The applicants can appeal the decision to the City Council after Feb. 10.


The effort from a small group of residents to preserve a coast live oak tree on a residence looking to construct a new ADU was turned down by the Planning Commission, allowing the property owner on 5211 Harter Lane to move forward with the project.
Mark and Carolyn Dundee, Nathaniel Mellors and Tala Madani appealed a tree removal permit that allows the property owner to remove the tree, a move that was also approved by an arborist.
City staff had initially approved the request to remove two oak trees but revised its recommendation to preserve one of the trees after the footprint of the ADU changed.
The panel ultimately agreed with staff and voted, 3-2, to deny the appeal and grant a tree removal permit with McConnell and Hazen voting in favor of preserving both oak trees.
The appellants argued that the removal of the tree would impact the character of the neighborhood, quality of life, wildlife and property value.
“My worry is that there appears to be little discretion by the city when issuing permits to destroy the trees they were hired to protect,” Carolyn Dundee said.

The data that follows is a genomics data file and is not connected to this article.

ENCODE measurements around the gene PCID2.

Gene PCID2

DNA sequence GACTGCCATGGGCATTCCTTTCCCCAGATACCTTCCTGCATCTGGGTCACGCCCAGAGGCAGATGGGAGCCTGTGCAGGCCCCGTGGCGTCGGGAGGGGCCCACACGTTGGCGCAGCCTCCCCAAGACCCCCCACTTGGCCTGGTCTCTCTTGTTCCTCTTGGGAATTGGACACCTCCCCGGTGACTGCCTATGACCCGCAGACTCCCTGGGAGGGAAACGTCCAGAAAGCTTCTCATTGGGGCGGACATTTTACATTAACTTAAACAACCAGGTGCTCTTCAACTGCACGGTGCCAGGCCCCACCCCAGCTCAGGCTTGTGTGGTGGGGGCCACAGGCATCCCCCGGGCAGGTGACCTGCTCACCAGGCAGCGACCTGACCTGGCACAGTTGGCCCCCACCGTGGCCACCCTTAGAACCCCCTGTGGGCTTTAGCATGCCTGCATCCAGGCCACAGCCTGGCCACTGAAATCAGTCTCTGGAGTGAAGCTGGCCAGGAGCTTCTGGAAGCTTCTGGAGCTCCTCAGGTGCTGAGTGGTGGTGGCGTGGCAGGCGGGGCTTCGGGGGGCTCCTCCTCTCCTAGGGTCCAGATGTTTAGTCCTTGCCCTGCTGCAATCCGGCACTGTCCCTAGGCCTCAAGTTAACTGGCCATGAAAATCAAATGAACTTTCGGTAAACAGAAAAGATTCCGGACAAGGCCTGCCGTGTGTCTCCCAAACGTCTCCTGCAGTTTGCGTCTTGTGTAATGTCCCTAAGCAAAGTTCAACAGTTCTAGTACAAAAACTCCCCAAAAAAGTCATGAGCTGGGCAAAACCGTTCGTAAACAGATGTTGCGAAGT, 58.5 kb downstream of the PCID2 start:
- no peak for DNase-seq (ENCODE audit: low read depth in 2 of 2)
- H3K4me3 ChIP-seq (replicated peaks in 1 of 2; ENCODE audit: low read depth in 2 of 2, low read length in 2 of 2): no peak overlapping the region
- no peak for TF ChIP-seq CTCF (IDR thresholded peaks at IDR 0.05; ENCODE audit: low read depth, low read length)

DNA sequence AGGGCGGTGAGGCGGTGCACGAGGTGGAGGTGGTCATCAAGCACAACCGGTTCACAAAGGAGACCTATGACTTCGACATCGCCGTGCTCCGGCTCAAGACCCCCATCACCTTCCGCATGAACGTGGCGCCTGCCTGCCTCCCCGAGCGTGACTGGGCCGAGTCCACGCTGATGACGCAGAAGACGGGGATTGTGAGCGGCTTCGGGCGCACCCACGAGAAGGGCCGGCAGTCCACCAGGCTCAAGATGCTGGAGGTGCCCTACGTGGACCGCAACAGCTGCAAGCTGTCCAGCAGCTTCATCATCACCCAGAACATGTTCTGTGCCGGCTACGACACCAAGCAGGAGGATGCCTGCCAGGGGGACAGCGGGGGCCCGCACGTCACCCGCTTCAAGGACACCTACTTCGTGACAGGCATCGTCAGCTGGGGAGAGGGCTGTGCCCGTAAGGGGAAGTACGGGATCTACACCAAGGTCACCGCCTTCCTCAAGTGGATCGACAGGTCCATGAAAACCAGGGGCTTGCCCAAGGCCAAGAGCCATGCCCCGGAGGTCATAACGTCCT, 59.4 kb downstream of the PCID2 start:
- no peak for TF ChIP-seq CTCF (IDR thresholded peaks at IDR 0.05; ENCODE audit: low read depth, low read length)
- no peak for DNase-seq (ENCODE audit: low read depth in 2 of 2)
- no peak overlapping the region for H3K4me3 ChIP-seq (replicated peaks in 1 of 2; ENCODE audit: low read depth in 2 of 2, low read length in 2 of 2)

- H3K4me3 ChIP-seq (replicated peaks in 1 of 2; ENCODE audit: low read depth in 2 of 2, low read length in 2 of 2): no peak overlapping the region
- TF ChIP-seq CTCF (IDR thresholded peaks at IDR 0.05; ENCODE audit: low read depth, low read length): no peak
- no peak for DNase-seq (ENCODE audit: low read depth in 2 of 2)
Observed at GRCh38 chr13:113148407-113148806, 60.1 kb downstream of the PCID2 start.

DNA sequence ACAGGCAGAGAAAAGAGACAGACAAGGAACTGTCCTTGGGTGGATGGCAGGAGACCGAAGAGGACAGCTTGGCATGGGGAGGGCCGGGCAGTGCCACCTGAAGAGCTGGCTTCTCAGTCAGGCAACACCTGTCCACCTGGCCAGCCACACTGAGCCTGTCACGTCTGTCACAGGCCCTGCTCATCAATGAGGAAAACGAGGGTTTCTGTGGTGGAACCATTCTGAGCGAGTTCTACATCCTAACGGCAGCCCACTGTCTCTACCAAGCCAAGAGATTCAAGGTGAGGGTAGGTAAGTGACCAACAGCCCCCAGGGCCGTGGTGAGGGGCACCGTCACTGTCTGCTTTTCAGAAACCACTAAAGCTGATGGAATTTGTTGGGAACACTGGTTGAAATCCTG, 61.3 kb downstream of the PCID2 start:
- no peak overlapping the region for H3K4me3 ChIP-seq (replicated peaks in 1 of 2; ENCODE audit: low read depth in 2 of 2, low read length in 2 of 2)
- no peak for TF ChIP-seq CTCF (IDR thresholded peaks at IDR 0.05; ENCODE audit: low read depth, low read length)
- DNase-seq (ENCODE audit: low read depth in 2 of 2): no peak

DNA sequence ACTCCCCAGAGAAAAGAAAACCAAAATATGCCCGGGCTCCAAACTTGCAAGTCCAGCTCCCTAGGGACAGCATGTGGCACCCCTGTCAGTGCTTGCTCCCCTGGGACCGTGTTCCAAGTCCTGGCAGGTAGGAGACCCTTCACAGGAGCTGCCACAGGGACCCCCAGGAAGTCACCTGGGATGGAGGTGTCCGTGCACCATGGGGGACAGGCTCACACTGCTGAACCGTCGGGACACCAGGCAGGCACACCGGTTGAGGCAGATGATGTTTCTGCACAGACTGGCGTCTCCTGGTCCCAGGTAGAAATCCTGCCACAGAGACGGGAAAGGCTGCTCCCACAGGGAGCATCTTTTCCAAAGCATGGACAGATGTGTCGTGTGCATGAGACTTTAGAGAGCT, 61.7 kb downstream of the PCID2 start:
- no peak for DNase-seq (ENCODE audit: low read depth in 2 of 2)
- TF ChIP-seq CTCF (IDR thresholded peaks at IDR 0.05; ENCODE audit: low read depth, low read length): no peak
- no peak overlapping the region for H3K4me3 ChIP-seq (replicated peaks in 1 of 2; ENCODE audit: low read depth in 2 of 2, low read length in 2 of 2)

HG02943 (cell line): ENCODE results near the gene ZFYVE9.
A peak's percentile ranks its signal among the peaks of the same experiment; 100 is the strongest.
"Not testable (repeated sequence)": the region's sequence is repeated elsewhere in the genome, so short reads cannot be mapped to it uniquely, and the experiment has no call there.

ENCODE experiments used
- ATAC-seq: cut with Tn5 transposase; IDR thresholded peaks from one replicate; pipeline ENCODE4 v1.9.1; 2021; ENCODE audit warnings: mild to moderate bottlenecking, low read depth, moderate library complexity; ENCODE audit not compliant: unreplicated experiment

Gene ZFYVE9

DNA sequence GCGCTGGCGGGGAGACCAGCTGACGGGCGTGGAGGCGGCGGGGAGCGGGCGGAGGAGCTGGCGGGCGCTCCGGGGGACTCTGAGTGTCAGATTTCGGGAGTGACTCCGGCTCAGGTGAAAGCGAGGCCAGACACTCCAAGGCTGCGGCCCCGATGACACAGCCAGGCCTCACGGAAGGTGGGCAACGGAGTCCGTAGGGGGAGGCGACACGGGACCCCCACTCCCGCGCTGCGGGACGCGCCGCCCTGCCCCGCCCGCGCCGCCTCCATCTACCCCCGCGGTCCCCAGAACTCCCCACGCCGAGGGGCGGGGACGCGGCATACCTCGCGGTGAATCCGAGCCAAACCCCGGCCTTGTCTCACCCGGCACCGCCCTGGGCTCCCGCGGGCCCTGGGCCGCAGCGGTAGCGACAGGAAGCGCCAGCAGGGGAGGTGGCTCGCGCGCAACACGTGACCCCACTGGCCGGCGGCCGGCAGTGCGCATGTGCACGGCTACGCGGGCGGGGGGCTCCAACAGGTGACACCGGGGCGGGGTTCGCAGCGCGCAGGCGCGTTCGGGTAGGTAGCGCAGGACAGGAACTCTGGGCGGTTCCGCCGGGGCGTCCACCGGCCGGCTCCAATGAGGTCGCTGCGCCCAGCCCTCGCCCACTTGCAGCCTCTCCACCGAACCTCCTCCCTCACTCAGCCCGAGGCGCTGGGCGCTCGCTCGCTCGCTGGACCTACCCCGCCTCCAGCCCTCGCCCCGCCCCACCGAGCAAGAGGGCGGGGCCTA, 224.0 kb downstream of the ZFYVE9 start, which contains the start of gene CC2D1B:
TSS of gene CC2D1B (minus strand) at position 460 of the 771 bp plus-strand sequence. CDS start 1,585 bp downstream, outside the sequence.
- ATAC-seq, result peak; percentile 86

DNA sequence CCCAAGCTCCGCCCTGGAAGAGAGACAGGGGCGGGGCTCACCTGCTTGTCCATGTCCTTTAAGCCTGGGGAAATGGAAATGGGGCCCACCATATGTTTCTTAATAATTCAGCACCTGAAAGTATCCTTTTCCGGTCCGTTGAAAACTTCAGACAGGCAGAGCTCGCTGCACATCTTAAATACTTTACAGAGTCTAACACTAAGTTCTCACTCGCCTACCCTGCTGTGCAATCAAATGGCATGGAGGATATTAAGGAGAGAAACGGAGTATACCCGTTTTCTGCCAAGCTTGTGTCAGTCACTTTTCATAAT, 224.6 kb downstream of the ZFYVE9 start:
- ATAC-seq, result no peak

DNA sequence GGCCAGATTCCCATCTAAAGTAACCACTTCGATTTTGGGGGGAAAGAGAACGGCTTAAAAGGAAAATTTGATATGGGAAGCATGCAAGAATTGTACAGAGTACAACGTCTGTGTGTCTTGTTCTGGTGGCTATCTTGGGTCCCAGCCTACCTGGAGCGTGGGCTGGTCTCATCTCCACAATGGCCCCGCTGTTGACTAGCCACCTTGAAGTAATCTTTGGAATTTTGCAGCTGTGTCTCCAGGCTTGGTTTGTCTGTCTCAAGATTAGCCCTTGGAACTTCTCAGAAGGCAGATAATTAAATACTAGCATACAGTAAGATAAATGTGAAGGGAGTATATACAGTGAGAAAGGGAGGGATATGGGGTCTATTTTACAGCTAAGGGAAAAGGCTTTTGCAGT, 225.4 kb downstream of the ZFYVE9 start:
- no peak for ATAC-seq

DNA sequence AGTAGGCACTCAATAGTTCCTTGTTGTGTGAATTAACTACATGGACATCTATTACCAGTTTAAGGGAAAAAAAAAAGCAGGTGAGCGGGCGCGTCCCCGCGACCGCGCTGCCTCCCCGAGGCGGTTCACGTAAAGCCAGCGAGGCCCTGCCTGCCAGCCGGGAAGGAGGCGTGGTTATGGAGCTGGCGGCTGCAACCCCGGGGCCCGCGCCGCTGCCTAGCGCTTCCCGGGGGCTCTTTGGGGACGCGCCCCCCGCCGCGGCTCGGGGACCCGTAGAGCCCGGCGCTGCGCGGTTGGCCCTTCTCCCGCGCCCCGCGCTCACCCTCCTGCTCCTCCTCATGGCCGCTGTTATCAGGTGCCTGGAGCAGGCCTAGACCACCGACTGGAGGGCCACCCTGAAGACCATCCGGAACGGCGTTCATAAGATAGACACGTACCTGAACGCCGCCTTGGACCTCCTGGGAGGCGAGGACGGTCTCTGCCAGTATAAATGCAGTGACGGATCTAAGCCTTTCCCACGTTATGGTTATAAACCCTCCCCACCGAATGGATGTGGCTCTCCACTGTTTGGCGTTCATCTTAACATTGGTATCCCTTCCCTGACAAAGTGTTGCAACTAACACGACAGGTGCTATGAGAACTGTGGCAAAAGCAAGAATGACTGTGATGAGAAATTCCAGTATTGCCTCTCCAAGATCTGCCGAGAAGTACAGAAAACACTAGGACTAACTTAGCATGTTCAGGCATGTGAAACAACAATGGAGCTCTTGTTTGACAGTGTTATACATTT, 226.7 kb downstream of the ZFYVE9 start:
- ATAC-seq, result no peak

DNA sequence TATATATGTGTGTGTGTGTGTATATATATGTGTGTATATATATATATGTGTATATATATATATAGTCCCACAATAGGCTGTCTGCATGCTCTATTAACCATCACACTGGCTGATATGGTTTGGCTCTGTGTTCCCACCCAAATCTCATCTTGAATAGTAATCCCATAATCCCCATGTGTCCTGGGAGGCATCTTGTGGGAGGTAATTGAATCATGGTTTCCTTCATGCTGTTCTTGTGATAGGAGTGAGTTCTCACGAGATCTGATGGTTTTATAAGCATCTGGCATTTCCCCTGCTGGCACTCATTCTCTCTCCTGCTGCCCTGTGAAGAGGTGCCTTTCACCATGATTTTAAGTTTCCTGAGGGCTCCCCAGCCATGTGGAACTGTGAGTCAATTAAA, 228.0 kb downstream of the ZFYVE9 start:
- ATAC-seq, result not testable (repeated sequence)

Samuel Lee, the property owner, said that the city is requiring him to plant an additional tree to replace the one that is removed and that he has substantially more trees than his neighbors.
“All of our adjacent neighbors have swimming pools; I cannot build one because I have five massive oak trees,” he said. “All of our adjacent neighbors have very beautiful open space landscaping while I cannot have one. I cannot even plant flowers because they all die out eventually due to not enough sunlight. … I was not able to enjoy my property ever since I moved in. It is an irony as to why the owner has to sacrifice and let the neighbors benefit from it. I’m even willing to give the trees and transfer, meaning moving the actual trees to the neighbors at my cost if they’re willing to accept it.”
Commissioner Mark Kindhouse said he is not opposed to conservation of trees but did not want to infringe on a property owner’s right, a comment that Oh and Mehrotra agreed with.
“I find it prohibitive on the applicant’s part to go back and redo their plans and resubmit. There is a time loss as well on this,” Mehrotra said. “And in general, I tend to agree with the city in terms that they’re making a promise to make sure one of those oak trees is protected while they provide mitigation measures by providing an additional tree.”
McConnell and Hazen felt that the lot had enough space to reconfigure the location of the proposed 800-square-foot ADU without removing any trees.
“While I do appreciate the applicant’s statement about the enjoyment of his property around everyone, unfortunately he lives in La Cañada, where we have already passed ordinances which are clearly designed to protect coast live oaks such as these from being torn down for no other reason than convenience or [wanting] to,” said McConnell.